You can do whatever floats your boat here. You are probably the best judge of which pieces have residual value worth preserving in some manner and which things are just basically leeching your time, energy, mental space and hard drive space (or whatever).


I like the idea of creating a memorial blog post.

I don't understand though why you mention "open source" as a method. Although some people do this, I don't think github etc. should become graveyards of abandoned projects. Open source should rather be a method of developing a project. (When you're done with it put a note at the top of your README.)

WRT to (digital) archiving etc., I'd like to take a slightly different take on that topic: Every project is of limited interest. Sooner or later your interest will wane. Let's organize projects (or rather their digital artifacts) in a way that incorporates this fact. E.g. put all files related to project X, you created this year, into "Projects/2017/X" and create a symlink to that folder in "Projects/now", where you keep your references to projects that you're working on now. No need to archive anything later on. Just remove the symlink.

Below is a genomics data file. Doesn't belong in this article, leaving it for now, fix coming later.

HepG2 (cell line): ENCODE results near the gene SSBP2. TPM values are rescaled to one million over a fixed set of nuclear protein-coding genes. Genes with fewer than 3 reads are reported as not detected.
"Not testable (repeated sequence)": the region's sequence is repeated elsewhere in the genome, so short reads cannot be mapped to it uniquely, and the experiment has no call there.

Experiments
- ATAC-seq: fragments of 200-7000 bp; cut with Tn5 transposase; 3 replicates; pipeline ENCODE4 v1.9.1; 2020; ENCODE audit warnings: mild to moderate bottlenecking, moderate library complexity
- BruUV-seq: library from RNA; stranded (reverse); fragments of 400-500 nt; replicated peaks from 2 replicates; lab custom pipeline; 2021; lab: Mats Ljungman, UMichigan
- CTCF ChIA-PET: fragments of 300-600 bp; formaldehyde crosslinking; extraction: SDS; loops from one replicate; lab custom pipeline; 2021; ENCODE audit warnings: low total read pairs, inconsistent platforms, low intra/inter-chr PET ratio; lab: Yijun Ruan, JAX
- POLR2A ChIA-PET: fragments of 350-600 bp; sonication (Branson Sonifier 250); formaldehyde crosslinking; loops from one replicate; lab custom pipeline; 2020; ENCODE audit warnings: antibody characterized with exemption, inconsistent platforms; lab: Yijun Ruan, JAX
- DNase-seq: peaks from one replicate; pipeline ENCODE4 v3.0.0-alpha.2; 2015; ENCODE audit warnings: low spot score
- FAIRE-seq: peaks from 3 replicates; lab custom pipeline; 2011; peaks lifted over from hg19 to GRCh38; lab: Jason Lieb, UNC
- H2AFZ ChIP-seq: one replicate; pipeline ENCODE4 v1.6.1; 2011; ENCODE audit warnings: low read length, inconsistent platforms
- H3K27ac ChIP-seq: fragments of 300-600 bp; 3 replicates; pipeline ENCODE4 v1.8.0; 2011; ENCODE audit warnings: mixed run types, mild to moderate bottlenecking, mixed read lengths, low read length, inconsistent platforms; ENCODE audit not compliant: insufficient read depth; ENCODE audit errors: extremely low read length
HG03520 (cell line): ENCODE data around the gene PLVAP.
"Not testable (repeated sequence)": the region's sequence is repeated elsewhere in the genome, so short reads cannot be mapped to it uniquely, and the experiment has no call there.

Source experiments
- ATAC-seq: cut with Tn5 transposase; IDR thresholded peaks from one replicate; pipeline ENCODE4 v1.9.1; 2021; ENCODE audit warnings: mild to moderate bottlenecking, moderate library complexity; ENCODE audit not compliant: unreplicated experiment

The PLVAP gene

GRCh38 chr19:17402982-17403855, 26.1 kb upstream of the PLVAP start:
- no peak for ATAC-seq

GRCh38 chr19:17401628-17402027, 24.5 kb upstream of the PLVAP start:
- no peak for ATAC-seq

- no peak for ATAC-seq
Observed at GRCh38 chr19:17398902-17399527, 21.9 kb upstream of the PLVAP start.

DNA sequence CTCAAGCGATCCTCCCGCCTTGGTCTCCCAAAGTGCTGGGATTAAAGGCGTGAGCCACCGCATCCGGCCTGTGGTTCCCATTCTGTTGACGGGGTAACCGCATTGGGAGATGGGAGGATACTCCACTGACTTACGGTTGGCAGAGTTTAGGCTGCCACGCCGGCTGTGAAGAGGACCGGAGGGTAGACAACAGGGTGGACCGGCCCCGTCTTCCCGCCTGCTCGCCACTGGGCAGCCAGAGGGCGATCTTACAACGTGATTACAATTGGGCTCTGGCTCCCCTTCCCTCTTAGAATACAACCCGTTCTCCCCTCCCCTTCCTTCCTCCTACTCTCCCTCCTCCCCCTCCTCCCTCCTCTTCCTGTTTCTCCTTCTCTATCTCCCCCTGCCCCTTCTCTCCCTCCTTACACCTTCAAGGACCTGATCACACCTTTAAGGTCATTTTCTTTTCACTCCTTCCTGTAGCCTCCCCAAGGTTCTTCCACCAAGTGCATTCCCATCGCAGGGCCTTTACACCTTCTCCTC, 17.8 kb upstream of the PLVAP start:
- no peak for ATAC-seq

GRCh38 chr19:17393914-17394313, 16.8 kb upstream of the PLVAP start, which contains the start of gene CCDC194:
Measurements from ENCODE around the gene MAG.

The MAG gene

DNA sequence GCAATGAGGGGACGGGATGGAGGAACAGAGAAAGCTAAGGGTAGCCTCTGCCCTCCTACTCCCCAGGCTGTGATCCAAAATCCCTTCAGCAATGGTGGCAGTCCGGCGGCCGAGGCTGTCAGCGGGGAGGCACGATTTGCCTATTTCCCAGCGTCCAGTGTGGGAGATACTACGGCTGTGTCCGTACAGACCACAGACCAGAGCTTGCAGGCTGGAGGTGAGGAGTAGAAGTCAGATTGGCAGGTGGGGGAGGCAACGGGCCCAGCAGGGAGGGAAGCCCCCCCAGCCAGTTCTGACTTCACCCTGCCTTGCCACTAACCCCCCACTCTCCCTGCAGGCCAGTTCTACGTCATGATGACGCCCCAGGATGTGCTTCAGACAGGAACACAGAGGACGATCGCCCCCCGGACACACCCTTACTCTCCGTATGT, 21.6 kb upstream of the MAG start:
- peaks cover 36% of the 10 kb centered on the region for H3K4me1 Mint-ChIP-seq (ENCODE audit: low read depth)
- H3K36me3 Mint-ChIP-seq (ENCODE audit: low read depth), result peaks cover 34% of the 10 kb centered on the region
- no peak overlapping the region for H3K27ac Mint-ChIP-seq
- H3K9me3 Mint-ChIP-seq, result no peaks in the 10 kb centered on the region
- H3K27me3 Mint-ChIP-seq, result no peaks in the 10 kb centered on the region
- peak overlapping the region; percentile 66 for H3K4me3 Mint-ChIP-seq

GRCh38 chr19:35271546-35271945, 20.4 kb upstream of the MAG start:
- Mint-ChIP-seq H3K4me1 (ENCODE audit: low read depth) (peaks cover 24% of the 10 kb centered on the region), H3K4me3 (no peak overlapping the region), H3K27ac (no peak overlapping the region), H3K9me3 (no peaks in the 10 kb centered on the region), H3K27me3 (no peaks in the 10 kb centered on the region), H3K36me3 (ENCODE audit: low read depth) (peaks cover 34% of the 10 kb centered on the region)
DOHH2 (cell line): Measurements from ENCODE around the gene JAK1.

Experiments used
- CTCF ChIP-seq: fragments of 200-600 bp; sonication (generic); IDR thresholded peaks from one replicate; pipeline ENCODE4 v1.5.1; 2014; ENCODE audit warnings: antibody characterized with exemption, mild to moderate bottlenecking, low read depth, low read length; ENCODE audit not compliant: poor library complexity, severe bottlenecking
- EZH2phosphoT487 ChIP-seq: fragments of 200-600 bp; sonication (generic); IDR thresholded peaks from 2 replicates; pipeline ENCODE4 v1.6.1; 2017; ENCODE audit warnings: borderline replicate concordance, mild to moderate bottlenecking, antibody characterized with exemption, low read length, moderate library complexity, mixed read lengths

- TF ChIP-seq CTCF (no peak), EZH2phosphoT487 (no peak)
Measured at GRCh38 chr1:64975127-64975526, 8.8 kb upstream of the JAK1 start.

> I don't think github etc. should become graveyards of abandoned projects. Open source should rather be a method of developing a project.

Ending a project by releasing it as open source is a reasonable form of "closure" for the developer. For future viewers, a reasonably well-documented-but-abandoned project still offers insights for future developers to draw from.


I don't understand why should you delete any piece of your work. Disk is so cheap you can keep it forewer.


Depends on the situation, but generally some fairly bad ideas... "node.js left-pad" and "Mark Pilgrim 410"


I zip it up (makes it easy to manage, especially with node.js) and throw it onto my backup server (With mirroring to B2).


I still keep my high school project online. It's not a lot of effort.

https://www.szatkus.pl/oki/ https://github.com/szatkus/oki


I put code, data and other files on trusted cloud services like Dropbox or Google Drive. I also make a copy on a external hard drive in case any of these cloud services go down one day. A README.md is the essential index to organize the files.


When I finish a side project I check it off my to do list and then put it on my public portfolio. The process is very gratifying.


I keep the landing page up but show an alert that the project is discontinued.


Archive folder works. Disc space is cheap and plentiful!